Recently John McCain--whose presidential campaign is in the sewer--declared that "the Constitution established the United States of America as a Christian nation." What an ignoramus! McCain should go back to school and take Civics 1, where he might learn that the United States Constitution was called "the godless constitution," by its opponents, because it was the first constitution in history not to include references to God or some dominant religion. The Constitution mentions religion only once, in prohibiting any religious test for holding office under the United States.

The Bill of Rights mentions religion twice, once in prohibiting an establishment of religion (a clear reference to any branch of Protestant Christianity, which was then the dominant religion) and a second time, in guaranteeing the free exercise of all religions. Several years after the ratification, the Senate ratified a treaty with the Barbary regime of Tripoli which expressly proclaimed that "the Government of the United States is not in any sense founded on the Christian religion." In fact, many of our Founding Fathers, including the author of the Declaration of Independence, Thomas Jefferson, were not Christians but rather were deists. In other words, they believed in the existence of God, but not in the divinity of Jesus or the divine authorship of the bible. Today they might be called Unitarians; in fact, John Adams, another author of the Declaration, and the President under whom the treaty was ratified, is buried in a Unitarian church, along with his wife Abigail and his son John Quincy.

Roger Williams--the religious leader most responsible for separating church and state in America--put it very well a century earlier: "no civil state or country can be truly called Christian, although the Christians be in it." That is what is so striking about American history, namely, that a nation of Christians ratified a Constitution that did not in any way establish "the United States as a Christian nation." We are in fact the most diverse nation in the history of the world and that is the secret of our success. McCain may prefer to vote for someone who "has a solid grounding in [his] faith," namely, Episcopalianism (though he is apparently thinking of changing his faith to Baptism), but in doing so, he is violating the spirit of our Constitutional prohibition against requiring a religious test for the holding of office in our diverse country.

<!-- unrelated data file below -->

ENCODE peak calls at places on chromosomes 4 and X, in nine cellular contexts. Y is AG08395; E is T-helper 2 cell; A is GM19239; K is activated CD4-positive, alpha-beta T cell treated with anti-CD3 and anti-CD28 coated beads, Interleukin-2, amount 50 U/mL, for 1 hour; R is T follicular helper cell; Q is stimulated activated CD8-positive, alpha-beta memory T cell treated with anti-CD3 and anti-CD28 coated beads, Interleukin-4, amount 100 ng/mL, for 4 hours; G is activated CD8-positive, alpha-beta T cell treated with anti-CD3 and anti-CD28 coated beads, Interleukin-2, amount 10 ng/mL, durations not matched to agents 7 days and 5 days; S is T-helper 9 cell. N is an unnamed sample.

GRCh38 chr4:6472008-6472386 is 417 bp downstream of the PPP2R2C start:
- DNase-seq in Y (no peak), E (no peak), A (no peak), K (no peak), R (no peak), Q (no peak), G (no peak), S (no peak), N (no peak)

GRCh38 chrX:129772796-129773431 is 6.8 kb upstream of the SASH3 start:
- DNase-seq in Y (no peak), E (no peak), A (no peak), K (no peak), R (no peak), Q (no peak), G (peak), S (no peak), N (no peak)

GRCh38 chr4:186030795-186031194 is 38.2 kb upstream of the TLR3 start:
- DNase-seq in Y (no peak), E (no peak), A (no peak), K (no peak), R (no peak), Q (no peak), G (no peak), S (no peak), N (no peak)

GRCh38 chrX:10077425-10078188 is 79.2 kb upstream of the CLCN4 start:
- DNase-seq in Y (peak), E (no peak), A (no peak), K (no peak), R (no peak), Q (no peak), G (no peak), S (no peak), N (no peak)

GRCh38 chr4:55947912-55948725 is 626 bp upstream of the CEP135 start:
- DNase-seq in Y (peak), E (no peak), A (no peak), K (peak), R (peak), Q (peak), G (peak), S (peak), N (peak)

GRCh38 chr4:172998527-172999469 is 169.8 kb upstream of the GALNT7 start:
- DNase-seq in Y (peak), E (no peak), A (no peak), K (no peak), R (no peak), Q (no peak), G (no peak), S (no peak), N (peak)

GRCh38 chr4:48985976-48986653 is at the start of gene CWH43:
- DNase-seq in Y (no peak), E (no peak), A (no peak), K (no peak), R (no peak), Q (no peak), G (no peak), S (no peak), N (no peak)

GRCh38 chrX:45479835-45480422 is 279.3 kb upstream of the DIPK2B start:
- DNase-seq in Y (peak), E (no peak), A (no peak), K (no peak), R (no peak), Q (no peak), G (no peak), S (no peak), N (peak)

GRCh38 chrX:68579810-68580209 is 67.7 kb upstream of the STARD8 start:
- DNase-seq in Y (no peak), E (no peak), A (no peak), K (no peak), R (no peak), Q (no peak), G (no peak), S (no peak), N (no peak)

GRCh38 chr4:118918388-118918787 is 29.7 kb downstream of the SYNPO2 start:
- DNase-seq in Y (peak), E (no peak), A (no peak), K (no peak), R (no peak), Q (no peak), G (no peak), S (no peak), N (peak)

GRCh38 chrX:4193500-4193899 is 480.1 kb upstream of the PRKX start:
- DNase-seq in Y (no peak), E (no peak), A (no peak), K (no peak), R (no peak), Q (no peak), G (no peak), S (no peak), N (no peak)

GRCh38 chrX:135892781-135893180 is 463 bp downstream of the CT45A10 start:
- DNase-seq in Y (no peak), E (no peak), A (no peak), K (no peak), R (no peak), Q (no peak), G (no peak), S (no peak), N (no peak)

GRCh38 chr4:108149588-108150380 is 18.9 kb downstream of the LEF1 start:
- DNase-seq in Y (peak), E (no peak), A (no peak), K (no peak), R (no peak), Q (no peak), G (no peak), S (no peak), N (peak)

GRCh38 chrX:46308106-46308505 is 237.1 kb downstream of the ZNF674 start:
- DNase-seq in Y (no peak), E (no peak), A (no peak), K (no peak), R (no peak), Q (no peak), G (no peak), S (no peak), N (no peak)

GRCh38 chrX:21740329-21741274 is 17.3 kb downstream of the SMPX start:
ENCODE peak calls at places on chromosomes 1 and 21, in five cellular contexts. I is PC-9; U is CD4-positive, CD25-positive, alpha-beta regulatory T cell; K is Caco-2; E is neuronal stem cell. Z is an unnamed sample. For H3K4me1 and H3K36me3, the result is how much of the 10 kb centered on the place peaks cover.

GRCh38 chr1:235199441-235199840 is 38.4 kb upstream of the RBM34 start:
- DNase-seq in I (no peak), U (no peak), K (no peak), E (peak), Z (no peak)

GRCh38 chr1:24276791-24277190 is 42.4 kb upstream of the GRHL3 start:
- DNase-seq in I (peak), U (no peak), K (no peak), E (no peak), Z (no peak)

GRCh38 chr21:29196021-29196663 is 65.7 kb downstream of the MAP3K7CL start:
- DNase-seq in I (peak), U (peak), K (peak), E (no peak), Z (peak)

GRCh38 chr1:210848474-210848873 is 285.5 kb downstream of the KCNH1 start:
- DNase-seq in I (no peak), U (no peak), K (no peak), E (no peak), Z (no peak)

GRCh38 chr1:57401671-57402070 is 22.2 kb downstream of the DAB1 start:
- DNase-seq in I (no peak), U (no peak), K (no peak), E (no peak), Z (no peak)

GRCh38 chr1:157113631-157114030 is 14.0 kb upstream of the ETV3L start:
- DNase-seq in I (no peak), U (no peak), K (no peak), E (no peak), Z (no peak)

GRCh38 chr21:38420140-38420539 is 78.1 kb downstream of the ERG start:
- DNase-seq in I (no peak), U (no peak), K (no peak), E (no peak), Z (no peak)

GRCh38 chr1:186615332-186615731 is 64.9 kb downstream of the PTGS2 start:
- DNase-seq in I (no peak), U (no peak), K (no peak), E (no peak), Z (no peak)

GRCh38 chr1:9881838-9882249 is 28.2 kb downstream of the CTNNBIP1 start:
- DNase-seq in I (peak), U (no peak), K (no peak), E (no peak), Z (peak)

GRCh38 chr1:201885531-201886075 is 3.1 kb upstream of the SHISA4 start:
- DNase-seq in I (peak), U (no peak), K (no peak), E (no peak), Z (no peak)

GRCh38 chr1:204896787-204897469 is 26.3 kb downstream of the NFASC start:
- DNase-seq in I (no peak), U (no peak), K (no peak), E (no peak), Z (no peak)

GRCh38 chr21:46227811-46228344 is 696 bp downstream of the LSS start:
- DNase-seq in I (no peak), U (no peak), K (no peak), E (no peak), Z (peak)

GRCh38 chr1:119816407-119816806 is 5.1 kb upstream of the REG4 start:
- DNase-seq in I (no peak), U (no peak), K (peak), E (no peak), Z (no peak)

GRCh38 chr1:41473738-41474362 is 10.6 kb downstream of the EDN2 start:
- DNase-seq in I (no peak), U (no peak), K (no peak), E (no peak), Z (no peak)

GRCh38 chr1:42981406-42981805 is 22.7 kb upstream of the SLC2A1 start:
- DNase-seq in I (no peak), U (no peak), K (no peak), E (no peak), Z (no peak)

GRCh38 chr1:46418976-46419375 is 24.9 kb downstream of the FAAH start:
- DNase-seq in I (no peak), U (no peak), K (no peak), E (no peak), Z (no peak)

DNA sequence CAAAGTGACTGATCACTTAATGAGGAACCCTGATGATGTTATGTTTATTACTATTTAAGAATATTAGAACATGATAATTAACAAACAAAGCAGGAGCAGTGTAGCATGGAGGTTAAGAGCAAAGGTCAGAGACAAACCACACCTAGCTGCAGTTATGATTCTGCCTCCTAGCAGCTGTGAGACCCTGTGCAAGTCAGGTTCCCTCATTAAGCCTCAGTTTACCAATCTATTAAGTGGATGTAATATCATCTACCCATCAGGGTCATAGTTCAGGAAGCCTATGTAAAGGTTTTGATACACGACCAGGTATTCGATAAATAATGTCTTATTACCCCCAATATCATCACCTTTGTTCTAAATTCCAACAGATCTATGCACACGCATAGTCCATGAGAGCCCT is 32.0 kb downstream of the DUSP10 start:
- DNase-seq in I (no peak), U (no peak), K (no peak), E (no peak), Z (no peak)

http://www.huffingtonpost.com/alan-dershowitz/mccain-and-the-godless-co_b_66964.html

And here, a digest of several articles: Dominionism: How Jews See Efforts to Establish a Christian Theocracy

http://www.jewsonfirst.org/howjewsseedom.html

KILLER_CLOWN
05-29-2009, 09:30 PM
There are so many falsehoods in this thread i don't even know where to begin wether it be the liberal view that Reagan Republicans like to see dead people everywhere or the neocon view that we must protect Israel at all costs or those attacking the fact this nation WAS founded on Christian principals. I guess I'll just stay out of it. ;)

redsurfer11
05-29-2009, 10:16 PM
Oh, and btw, his speech is going to be filled with a lot of fine sounding rhetoric that doesn't mean a lot and he's going to criticize both Israel and the Muslims so he sounds like he's in the reasonable middle scolding extremism on both sides. His criticisms of muslims will be more generalized and meaningless than his specific criticisms of Israel though.